BEIJING — In his first few months as China’s leader, Xi Jinping has moved aggressively to dismantle the Chinese public’s long-standing image of officials as wooden robots full of empty speeches and corrupt motives.
Instead, with a sophisticated public relations strategy, Xi and his top advisers have introduced something previously unseen among the higher echelons of Chinese government: a retail politician.
They have employed modern tactics familiar to anyone who has endured a U.S. election — driving the narrative, attacking government waste and casting Xi as a plainspoken, unadorned man of the people. The approach reflects a new reality confronting China’s leaders in an age of social media and cellphones in which they no longer retain total control over the message. To adapt, experts say, they are trying to shape the news, in addition to often censoring it.
The PR campaign has largely succeeded in boosting Xi’s image as he prepares to take the ceremonial title of president Thursday. It has also helped the Communist Party, which has been struggling with public disillusionment and anger over its policies and authoritarian grip on power.
Skeptics say they are still waiting for signs of substance behind the style, and some within the party worry that the PR effort has raised expectations too high and risks a backlash if Xi and his team can’t deliver on reforms.
“The messaging has been very sophisticated and skillfully executed,” said one former official in the propaganda department, speaking on the condition of anonymity like most party members for fear of reprisal. “But they are still in that honeymoon phase all new leaders receive. It’s too soon to tell how this will end up.”
From the moment Xi stepped onto the stage as the party’s new leader in November, the difference was clear.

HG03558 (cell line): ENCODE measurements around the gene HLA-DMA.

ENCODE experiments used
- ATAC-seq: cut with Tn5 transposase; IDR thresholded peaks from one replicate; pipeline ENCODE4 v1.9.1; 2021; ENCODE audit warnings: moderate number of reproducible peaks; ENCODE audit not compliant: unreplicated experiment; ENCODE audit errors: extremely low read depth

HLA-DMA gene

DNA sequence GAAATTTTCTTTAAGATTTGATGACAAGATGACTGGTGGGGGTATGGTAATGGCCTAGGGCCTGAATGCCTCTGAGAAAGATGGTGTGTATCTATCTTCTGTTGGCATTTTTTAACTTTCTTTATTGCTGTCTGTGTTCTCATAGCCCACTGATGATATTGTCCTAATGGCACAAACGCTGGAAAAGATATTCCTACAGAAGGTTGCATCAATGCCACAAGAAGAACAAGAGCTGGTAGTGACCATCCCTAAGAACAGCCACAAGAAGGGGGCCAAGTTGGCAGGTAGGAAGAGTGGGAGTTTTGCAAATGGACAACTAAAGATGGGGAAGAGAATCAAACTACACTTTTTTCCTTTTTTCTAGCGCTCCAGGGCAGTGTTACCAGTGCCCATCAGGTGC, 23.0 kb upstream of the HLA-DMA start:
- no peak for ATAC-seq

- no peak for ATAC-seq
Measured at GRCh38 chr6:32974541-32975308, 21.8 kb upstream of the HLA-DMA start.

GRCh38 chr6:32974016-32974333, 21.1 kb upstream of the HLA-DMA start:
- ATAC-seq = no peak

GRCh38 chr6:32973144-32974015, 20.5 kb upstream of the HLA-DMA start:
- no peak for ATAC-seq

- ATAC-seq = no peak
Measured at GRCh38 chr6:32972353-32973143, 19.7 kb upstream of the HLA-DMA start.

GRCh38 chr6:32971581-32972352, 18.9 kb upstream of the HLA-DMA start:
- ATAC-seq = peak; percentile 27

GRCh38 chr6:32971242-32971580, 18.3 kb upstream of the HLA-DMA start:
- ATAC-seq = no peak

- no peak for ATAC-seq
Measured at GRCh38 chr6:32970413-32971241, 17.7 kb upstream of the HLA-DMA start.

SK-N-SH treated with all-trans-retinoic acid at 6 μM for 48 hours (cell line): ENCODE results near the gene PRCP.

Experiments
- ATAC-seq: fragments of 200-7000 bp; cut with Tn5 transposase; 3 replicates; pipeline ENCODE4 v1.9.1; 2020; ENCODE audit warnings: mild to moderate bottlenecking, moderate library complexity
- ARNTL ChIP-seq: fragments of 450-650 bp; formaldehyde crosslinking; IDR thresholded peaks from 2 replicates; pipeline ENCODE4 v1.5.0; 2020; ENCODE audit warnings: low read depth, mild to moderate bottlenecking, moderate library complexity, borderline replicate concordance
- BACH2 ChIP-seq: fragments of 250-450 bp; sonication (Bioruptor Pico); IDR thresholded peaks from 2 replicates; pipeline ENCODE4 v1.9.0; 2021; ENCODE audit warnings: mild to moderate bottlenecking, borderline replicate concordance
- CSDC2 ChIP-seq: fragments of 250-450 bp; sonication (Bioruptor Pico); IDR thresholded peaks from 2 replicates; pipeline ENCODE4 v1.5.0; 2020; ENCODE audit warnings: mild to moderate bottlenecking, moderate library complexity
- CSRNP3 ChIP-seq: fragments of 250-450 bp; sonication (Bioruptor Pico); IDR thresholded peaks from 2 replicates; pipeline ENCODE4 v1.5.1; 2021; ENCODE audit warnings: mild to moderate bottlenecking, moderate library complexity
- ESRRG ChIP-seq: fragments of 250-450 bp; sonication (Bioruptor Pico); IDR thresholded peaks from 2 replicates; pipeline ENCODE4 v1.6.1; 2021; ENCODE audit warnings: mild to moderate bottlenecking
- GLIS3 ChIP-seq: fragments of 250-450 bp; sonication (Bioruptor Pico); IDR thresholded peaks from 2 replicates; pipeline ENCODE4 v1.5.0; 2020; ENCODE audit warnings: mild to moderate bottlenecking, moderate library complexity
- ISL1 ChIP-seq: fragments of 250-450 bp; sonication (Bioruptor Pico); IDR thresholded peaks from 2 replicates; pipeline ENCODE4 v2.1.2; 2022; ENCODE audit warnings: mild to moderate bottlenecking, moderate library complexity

“I’ve kept you all waiting,” he said to a room full of reporters shocked to hear a party leader apologize for his behavior.
Many online later praised his deep, mellifluous voice and folksy language — a stark contrast to past leaders’ speeches, which were chock full of jargon and Communist slogans.
In the following weeks, Xi launched a highly publicized anti-corruption campaign and called on officials to reduce the daily reams of official documents and speeches they churned out. He banned all forms of ostentation surrounding leaders’ events — no more red carpets, welcome banners or traffic-inducing motorcades. Lavish government banquets were cut down to just four dishes and a soup.
“He’s been targeting those things most visible to the public,” said one retired and reform-minded party official. “They are easier to change than abstract concepts like human rights or rule of law that underpin the system.”
Those within the party as well as outside analysts describe Xi’s PR push as the result of careful planning and execution. But as with most things related to China’s top leaders, the strategists behind it have been shrouded in secrecy.
Communication experts who have advised party leaders in the past say there is no formal team, such as the White House’s communications office, devoted to this kind of work. And the overall decision to push this new down-to-earth image of China’s leaders — in speeches, online and at events such as Xi’s visits to poor, rural areas — almost certainly involved the other six members on the Politburo Standing Committee who rule China with Xi.
Many who have worked in or with the party on communications say the divisions most involved in the campaign are the propaganda department; the party secretariat, which manages the work of Xi and top leaders; and the Policy Research Office, the party’s highest think tank.
“People think of it as this massive bureaucracy,” one former party spokesman said. “But at the highest levels, where you’re executing plans on behalf of the standing committee, everything else gets dropped and there is a powerful focus on results.”
One man many believe has played a major role in crafting the strategy is Wang Huning, an official with a deep understanding of U.S.- and Western-style politics, according to several with ties to party leadership.
A thin, bookish man who leads the Policy Research Office, he helped develop many of President Jiang Zemin’s most important policies. And when Jiang ceded leadership to China’s current president, Hu Jintao, Wang managed to become a driving force behind Hu’s policies as well — a miraculous political feat given the competition for power between the two leaders over the past decade.